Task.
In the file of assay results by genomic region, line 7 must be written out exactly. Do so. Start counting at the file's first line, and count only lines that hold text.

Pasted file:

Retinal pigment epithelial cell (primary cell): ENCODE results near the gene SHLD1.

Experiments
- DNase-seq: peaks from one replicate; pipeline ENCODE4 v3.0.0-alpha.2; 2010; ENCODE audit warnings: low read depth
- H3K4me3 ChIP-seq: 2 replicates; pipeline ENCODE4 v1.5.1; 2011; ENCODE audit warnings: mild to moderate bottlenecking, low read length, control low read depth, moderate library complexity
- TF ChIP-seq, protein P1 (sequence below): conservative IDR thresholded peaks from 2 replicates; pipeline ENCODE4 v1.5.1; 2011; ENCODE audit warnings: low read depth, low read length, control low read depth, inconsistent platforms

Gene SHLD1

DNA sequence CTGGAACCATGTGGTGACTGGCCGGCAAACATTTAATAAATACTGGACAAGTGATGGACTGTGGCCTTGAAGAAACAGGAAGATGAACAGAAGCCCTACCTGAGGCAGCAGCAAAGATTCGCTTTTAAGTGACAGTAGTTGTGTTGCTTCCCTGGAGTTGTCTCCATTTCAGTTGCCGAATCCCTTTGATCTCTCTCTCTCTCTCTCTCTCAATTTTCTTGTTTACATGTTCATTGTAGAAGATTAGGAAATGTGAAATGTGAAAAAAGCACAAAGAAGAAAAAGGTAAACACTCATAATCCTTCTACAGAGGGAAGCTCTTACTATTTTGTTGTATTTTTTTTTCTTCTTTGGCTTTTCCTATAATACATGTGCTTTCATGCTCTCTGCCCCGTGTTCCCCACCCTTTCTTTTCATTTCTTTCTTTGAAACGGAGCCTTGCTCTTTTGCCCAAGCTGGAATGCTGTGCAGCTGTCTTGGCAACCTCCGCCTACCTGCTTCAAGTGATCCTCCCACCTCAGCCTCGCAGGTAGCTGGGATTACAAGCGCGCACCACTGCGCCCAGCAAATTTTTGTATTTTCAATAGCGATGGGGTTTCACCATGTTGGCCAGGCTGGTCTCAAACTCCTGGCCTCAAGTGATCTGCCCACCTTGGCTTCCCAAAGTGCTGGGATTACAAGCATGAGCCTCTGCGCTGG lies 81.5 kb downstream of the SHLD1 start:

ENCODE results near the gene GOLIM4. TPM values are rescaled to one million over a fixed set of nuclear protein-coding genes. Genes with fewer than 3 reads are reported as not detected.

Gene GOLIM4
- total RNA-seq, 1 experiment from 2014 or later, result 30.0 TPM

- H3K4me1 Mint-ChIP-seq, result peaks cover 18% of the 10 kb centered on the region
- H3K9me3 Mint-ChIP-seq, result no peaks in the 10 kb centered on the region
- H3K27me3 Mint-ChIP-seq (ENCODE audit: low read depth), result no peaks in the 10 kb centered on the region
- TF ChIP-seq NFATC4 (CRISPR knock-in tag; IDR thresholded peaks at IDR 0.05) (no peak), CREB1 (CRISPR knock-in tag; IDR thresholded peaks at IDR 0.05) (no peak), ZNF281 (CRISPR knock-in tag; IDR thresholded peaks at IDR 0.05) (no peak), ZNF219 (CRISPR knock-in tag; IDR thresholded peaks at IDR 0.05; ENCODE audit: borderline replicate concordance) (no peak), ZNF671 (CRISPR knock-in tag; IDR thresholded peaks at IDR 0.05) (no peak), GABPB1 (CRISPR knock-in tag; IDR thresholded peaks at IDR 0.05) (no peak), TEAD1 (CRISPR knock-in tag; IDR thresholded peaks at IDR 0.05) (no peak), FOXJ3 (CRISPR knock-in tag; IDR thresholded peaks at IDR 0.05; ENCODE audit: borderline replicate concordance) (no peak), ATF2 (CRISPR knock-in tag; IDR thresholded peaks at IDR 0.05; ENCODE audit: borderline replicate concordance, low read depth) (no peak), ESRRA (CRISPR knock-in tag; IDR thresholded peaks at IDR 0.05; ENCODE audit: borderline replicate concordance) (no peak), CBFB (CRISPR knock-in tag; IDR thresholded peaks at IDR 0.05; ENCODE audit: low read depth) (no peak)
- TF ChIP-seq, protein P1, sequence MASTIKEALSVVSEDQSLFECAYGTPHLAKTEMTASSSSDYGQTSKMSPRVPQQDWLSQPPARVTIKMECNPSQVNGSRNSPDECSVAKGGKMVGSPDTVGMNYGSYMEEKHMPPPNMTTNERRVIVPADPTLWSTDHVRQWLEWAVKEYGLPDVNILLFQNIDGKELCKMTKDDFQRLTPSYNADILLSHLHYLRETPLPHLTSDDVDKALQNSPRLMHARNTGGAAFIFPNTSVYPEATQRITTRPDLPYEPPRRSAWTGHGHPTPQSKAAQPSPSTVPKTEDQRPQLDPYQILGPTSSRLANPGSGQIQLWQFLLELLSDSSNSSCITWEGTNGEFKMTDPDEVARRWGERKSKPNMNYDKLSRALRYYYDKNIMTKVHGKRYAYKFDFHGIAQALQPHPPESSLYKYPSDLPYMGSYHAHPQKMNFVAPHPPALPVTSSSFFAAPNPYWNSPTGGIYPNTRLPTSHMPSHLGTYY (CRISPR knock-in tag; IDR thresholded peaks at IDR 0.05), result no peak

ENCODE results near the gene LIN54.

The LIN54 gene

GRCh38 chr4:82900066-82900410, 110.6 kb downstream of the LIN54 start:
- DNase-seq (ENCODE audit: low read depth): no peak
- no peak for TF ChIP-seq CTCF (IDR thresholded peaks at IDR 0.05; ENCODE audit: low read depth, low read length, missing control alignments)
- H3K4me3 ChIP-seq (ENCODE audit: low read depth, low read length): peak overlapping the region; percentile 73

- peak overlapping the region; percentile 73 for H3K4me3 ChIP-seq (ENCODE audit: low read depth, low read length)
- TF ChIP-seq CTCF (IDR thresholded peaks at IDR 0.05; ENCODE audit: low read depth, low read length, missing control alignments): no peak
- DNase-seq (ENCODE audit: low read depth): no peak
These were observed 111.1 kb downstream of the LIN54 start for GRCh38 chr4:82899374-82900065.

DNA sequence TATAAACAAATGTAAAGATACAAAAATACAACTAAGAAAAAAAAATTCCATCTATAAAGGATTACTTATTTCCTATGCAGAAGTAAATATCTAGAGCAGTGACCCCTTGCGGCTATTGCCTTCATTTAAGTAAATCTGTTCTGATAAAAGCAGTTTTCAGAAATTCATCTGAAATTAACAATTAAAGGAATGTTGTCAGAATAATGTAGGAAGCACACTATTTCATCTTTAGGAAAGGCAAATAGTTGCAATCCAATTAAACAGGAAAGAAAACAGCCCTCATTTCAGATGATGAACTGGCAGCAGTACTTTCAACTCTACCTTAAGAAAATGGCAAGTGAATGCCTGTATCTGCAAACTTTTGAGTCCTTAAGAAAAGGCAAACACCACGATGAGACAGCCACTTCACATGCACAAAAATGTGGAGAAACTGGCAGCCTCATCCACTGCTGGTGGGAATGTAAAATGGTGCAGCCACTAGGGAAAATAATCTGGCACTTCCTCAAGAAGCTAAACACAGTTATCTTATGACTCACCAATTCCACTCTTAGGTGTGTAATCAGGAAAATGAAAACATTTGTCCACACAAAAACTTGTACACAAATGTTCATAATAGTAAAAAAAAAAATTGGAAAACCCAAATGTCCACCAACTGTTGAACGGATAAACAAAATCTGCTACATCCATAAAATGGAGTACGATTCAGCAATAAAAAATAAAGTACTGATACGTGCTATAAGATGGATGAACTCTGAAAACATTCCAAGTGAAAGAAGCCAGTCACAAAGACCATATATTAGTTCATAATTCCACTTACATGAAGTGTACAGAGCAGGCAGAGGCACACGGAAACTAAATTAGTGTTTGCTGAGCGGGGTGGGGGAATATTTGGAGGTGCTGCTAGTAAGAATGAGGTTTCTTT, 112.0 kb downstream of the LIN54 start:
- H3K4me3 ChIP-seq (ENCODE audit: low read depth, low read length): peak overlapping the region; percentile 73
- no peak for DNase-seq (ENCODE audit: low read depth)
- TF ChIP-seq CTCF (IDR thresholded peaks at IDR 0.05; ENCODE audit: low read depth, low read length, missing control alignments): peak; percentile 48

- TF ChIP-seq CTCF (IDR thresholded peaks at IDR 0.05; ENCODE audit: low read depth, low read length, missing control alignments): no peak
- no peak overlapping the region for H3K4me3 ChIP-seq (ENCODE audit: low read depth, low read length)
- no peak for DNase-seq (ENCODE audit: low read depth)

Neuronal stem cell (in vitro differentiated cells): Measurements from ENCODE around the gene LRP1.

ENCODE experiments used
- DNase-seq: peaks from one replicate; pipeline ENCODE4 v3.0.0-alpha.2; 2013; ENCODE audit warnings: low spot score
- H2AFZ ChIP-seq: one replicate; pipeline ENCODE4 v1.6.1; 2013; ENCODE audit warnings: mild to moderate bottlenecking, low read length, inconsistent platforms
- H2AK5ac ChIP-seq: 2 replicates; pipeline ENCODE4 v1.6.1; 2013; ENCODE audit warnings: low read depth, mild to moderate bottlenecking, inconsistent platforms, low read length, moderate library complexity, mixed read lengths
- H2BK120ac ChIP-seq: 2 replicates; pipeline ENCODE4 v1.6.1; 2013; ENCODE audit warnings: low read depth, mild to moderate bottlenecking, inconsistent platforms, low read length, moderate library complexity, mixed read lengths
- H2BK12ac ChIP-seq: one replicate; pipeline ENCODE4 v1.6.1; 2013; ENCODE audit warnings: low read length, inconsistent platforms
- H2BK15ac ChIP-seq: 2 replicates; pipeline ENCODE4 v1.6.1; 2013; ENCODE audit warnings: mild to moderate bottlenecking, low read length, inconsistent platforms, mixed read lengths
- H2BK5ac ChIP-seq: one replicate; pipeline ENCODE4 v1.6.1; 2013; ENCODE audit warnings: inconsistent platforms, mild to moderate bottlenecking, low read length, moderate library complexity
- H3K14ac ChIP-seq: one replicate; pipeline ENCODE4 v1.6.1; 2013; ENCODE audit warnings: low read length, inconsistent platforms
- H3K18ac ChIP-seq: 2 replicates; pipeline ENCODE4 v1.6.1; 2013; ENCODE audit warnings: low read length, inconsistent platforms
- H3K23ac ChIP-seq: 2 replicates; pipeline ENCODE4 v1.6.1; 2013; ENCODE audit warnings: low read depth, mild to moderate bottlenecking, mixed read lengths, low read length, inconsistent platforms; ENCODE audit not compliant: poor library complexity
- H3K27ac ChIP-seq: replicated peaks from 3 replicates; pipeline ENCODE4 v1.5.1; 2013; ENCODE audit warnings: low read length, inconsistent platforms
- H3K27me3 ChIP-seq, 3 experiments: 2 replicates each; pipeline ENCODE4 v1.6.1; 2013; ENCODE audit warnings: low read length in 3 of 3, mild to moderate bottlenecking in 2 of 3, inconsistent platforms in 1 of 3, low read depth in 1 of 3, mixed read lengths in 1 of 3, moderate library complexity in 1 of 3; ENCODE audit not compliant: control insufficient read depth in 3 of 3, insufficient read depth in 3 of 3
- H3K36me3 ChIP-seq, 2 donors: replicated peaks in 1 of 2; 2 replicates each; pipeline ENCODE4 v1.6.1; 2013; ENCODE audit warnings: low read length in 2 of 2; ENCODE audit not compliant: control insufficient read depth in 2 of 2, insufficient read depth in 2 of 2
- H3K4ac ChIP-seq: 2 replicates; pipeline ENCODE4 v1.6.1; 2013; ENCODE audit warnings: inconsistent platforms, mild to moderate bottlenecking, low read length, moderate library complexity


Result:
DNA sequence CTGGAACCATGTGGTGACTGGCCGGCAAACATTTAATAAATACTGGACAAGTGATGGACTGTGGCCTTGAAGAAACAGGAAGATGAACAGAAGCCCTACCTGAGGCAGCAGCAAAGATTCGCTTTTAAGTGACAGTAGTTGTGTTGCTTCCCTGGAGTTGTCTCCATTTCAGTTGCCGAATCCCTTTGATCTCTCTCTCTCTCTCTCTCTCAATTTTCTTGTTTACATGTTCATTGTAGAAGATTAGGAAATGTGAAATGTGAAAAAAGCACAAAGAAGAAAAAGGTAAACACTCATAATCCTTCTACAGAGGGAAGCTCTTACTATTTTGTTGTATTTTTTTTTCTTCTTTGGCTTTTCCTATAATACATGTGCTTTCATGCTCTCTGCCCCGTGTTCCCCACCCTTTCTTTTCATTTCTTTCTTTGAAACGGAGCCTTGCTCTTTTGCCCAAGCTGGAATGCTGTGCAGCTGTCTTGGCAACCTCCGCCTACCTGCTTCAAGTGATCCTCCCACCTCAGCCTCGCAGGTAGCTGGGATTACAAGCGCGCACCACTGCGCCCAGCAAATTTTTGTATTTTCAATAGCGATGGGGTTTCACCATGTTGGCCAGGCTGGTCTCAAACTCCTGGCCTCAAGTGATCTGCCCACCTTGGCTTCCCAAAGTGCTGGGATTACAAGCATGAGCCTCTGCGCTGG lies 81.5 kb downstream of the SHLD1 start: